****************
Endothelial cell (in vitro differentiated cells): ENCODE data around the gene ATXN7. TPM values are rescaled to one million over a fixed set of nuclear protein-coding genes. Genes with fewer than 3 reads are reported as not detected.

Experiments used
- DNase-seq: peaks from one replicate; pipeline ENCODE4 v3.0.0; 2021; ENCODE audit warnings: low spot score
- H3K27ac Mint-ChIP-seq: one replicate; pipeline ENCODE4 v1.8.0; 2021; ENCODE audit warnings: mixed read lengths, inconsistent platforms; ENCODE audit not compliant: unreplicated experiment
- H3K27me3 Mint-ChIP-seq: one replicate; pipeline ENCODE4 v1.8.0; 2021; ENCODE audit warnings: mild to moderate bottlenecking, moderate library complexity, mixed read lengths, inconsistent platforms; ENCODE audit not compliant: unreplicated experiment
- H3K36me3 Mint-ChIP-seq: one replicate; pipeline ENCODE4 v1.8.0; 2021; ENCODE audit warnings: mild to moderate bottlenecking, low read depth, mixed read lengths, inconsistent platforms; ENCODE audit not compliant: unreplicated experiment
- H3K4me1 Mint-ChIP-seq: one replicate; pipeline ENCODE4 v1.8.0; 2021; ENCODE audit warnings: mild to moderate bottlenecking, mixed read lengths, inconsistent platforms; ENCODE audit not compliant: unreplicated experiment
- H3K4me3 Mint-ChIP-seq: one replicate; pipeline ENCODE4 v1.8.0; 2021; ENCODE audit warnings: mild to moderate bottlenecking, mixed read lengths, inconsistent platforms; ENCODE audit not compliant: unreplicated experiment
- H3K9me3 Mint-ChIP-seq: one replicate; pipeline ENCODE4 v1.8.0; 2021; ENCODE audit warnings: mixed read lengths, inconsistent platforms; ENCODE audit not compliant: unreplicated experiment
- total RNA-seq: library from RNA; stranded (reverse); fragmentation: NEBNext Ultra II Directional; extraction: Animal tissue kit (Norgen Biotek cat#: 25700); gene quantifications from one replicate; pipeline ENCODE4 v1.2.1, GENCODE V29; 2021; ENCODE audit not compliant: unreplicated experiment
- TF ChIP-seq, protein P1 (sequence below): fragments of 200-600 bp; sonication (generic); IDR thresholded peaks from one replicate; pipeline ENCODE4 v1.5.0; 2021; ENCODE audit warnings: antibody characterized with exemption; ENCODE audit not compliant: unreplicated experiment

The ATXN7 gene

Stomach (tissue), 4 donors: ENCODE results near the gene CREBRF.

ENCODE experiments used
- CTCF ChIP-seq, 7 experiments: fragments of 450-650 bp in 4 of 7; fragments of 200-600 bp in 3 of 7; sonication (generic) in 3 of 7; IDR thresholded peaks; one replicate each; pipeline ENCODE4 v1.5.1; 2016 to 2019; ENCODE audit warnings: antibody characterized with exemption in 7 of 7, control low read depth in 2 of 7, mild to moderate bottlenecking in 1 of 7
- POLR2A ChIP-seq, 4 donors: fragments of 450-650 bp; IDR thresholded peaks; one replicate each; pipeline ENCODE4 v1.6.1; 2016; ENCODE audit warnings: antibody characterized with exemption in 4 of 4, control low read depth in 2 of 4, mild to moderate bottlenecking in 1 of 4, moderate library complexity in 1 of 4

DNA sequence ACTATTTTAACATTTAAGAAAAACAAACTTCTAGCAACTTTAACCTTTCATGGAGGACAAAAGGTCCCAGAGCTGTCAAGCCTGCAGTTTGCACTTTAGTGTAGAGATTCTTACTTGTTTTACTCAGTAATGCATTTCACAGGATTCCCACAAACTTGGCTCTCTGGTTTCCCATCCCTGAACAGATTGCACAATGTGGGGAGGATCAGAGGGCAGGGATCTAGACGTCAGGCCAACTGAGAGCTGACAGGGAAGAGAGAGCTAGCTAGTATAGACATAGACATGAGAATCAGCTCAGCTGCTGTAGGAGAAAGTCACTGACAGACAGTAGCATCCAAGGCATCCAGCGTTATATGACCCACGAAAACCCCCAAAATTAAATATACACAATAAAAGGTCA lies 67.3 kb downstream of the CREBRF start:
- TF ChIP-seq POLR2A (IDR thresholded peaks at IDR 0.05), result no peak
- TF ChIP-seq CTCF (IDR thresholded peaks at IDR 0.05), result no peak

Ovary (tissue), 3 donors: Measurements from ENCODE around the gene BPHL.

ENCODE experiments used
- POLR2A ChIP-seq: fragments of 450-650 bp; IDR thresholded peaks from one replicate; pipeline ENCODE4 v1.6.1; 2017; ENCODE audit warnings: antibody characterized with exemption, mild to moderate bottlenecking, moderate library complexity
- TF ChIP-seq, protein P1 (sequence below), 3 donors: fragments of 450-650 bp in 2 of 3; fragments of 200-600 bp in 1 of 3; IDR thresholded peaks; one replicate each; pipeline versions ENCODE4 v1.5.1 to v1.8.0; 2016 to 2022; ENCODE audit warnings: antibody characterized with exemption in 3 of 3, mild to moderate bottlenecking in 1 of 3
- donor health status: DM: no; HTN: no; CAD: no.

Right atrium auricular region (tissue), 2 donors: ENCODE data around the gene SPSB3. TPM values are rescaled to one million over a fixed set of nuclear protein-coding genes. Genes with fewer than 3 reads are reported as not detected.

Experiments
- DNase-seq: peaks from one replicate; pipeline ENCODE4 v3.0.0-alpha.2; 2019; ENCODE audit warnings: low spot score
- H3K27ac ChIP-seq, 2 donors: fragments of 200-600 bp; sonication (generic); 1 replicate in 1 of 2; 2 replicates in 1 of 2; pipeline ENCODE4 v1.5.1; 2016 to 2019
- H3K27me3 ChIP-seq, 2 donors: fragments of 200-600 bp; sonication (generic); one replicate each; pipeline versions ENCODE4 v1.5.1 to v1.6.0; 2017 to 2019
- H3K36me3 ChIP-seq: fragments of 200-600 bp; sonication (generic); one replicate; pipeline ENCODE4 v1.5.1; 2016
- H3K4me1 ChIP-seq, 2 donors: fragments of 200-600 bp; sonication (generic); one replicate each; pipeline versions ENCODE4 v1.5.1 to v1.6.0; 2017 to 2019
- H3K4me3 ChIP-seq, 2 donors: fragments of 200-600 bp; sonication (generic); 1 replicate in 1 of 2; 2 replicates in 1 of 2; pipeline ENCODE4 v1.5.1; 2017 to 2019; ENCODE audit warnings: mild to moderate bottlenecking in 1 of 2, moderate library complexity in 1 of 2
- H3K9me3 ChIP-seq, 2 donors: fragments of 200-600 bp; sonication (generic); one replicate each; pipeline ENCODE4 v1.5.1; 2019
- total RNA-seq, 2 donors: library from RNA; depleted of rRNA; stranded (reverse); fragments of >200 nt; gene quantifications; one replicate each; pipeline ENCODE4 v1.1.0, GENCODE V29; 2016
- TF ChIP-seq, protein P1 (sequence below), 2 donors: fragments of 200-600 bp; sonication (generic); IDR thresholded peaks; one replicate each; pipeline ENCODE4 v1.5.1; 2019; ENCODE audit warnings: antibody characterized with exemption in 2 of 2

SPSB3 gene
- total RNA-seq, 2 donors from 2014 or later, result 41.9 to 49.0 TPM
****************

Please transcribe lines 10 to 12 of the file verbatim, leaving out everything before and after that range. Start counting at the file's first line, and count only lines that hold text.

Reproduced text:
- total RNA-seq: library from RNA; stranded (reverse); fragmentation: NEBNext Ultra II Directional; extraction: Animal tissue kit (Norgen Biotek cat#: 25700); gene quantifications from one replicate; pipeline ENCODE4 v1.2.1, GENCODE V29; 2021; ENCODE audit not compliant: unreplicated experiment
- TF ChIP-seq, protein P1 (sequence below): fragments of 200-600 bp; sonication (generic); IDR thresholded peaks from one replicate; pipeline ENCODE4 v1.5.0; 2021; ENCODE audit warnings: antibody characterized with exemption; ENCODE audit not compliant: unreplicated experiment

The ATXN7 gene